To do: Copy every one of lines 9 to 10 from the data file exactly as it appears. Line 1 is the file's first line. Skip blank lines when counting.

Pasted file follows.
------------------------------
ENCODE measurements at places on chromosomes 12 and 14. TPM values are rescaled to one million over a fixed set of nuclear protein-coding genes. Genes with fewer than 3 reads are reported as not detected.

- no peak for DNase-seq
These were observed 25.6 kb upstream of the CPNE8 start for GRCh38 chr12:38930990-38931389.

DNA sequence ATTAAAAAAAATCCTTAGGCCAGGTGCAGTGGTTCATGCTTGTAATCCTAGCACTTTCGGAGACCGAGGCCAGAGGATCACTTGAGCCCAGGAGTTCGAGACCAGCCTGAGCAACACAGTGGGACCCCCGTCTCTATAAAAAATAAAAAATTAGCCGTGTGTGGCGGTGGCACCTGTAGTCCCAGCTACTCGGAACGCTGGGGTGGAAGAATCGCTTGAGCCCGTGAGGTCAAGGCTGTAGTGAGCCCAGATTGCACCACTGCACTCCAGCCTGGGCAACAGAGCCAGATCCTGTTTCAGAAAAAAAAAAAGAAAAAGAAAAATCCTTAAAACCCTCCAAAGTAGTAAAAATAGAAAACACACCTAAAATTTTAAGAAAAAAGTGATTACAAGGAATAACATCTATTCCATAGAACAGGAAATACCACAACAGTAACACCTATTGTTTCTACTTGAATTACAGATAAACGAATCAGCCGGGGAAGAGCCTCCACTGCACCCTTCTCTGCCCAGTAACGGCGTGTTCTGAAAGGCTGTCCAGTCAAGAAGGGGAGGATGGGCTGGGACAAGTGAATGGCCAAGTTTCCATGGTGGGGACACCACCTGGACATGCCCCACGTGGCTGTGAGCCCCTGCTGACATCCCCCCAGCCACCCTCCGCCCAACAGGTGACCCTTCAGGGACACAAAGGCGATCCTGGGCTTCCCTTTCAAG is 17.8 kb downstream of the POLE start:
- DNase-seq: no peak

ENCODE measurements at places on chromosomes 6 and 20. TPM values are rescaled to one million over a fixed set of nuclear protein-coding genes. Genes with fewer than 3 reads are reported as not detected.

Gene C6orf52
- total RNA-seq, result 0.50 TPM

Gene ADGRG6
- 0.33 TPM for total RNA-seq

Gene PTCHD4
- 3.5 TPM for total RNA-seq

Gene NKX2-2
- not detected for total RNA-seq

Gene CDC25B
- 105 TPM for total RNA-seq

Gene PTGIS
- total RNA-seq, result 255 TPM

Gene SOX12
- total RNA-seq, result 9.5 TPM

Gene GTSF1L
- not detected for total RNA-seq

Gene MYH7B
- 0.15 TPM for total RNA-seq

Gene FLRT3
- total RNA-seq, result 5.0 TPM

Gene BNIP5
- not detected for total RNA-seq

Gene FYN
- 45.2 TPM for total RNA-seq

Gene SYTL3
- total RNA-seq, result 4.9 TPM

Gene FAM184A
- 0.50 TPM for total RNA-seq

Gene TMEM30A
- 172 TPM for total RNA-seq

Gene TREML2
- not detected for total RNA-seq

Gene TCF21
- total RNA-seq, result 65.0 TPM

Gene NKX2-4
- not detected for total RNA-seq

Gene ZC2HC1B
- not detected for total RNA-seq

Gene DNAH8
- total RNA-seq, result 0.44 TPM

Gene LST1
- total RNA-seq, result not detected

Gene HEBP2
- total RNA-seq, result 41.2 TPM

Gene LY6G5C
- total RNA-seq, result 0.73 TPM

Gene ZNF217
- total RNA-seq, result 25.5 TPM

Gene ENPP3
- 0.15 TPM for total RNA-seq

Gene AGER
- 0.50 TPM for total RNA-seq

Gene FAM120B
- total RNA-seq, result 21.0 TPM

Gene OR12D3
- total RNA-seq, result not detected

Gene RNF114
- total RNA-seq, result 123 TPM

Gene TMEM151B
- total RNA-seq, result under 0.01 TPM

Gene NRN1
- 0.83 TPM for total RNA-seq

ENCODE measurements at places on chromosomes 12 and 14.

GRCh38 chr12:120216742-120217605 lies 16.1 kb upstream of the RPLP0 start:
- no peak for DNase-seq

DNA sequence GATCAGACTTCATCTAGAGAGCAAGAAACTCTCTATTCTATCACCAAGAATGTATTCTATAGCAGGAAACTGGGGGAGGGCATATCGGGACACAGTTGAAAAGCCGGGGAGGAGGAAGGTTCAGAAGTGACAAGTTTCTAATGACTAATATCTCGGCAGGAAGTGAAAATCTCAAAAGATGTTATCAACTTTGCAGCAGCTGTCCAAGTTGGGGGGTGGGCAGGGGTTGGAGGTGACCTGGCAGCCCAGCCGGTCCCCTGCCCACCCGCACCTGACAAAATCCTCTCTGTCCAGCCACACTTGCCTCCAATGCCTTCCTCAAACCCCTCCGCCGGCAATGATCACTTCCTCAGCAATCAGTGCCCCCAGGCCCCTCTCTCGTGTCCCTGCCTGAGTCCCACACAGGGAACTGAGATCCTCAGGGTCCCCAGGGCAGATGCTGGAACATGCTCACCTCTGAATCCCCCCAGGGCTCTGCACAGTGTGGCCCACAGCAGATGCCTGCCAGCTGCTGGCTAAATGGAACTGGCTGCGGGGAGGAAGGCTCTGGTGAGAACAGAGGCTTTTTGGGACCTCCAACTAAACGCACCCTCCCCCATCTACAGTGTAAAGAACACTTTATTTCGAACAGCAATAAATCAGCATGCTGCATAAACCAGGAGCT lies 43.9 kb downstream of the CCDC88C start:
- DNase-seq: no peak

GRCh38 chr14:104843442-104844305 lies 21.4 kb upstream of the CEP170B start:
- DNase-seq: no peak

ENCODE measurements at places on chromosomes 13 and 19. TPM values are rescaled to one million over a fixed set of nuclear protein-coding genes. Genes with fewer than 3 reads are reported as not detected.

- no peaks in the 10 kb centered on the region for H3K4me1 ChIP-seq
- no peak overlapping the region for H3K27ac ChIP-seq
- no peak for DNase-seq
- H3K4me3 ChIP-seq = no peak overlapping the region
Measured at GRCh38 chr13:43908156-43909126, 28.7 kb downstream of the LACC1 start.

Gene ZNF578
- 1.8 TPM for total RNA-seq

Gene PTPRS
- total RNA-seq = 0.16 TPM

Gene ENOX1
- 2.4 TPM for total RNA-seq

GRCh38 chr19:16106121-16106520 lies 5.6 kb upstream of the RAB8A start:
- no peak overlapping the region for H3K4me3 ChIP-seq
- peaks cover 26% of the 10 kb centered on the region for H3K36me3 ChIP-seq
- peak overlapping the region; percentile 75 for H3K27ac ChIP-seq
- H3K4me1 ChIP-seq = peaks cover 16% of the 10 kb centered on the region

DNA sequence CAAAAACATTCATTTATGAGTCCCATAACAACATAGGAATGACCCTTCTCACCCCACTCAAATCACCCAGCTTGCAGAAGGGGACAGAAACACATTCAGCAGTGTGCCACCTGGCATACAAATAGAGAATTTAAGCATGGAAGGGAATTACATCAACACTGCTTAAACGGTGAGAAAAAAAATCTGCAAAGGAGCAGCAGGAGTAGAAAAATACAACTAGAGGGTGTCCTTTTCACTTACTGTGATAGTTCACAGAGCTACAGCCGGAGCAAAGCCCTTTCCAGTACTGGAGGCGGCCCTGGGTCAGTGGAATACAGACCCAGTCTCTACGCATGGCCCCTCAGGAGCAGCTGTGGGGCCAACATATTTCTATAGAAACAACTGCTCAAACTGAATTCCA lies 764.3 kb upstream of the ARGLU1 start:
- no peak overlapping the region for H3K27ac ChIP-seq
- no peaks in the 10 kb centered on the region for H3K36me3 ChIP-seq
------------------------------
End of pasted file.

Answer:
Gene ADGRG6
- 0.33 TPM for total RNA-seq